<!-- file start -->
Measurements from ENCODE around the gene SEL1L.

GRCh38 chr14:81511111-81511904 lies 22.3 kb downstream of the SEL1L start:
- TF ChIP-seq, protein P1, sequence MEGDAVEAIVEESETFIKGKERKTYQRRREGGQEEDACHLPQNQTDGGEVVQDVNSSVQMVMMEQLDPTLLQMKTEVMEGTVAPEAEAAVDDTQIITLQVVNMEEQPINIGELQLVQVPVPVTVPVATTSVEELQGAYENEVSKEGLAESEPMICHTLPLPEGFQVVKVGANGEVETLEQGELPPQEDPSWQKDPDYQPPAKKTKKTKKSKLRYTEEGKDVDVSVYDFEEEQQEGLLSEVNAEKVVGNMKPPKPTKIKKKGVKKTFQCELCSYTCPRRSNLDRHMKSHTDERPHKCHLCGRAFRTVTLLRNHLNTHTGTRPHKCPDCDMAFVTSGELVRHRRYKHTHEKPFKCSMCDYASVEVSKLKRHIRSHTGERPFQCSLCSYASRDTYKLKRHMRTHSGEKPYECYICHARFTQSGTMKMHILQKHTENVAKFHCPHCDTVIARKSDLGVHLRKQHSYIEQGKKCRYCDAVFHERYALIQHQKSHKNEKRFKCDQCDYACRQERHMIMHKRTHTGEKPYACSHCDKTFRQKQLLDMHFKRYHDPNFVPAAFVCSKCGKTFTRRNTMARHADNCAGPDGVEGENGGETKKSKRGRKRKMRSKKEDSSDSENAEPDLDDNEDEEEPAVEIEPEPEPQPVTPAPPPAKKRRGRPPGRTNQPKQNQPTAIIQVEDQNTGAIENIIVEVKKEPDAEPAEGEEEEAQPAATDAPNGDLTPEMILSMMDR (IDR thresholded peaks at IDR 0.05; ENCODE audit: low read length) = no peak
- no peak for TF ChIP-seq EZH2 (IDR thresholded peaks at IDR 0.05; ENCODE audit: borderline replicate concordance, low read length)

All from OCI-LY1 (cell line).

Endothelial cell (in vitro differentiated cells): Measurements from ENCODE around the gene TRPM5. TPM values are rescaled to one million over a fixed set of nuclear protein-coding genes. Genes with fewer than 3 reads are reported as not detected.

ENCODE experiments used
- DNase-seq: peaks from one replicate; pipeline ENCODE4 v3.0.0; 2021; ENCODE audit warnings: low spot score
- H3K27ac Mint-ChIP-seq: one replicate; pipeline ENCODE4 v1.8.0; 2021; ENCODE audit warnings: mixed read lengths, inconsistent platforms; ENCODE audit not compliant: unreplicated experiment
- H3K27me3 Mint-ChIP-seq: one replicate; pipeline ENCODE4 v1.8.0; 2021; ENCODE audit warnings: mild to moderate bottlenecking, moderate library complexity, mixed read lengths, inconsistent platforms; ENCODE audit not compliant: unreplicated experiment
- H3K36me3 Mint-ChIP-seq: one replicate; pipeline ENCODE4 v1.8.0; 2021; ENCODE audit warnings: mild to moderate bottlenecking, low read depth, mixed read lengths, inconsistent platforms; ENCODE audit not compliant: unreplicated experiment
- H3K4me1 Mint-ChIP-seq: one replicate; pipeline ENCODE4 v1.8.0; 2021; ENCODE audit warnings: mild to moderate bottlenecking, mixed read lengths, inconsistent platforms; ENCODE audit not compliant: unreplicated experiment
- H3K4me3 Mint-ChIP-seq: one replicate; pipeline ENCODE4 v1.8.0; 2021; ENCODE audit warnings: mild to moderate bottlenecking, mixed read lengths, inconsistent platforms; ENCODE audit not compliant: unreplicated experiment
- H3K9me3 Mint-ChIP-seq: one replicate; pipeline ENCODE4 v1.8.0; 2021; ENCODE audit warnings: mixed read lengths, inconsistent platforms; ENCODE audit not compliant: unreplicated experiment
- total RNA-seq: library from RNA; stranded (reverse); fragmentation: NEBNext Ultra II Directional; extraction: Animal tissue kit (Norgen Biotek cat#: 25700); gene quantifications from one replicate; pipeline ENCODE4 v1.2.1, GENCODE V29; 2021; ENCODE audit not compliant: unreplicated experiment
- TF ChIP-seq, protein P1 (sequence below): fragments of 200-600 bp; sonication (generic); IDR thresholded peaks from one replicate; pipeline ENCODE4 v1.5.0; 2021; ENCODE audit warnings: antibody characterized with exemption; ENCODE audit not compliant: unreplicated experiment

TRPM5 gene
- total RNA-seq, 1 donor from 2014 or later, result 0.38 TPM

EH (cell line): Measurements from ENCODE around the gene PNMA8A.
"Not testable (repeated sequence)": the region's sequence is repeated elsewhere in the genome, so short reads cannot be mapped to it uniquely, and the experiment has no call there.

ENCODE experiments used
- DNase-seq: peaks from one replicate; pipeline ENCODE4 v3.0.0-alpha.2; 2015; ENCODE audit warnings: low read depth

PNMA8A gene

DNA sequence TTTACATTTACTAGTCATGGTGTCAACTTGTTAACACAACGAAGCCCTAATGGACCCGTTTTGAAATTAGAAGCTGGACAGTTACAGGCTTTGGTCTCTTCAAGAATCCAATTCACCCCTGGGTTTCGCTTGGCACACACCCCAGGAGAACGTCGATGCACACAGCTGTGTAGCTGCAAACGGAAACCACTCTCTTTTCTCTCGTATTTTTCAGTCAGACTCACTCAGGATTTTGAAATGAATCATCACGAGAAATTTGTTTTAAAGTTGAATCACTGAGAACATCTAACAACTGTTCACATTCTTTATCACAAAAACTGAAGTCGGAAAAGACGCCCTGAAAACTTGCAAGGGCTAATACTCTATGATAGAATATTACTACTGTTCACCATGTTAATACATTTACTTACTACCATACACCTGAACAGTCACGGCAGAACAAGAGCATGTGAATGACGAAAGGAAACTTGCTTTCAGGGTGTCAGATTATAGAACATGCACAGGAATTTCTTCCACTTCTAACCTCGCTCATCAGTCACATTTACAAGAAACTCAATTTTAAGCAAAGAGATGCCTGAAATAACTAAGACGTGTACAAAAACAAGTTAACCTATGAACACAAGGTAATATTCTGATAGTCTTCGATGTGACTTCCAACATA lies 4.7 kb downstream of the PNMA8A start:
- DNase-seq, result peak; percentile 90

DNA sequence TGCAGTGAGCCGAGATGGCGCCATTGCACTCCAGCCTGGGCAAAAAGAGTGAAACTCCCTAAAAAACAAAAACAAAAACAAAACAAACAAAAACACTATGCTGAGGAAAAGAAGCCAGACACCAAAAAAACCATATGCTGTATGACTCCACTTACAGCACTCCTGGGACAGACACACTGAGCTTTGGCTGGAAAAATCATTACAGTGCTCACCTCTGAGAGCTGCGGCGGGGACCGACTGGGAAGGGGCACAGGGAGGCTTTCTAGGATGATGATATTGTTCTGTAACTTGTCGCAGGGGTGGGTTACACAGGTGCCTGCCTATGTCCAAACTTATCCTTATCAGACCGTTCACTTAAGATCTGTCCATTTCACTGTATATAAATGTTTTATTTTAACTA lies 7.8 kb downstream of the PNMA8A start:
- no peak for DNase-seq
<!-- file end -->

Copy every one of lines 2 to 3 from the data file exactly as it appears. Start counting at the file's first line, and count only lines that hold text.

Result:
GRCh38 chr14:81511111-81511904 lies 22.3 kb downstream of the SEL1L start:
- TF ChIP-seq, protein P1, sequence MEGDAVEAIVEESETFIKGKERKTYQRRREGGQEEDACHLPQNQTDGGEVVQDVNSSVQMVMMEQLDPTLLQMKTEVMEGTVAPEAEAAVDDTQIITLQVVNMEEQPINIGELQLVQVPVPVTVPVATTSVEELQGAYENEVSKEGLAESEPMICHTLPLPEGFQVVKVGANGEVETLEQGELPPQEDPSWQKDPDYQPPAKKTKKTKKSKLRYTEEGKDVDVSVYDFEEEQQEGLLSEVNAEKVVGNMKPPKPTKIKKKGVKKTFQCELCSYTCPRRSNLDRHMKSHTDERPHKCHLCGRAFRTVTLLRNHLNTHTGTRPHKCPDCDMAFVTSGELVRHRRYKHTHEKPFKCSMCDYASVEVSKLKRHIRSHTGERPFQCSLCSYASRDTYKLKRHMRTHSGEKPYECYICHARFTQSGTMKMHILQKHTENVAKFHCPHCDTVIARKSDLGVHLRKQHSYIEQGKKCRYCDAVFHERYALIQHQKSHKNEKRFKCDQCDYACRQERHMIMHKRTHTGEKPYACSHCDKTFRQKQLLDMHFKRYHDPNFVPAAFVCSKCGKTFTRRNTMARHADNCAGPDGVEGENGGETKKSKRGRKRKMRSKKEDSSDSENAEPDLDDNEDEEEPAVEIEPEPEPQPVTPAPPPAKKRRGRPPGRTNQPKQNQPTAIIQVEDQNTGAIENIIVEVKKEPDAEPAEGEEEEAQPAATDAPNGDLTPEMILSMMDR (IDR thresholded peaks at IDR 0.05; ENCODE audit: low read length) = no peak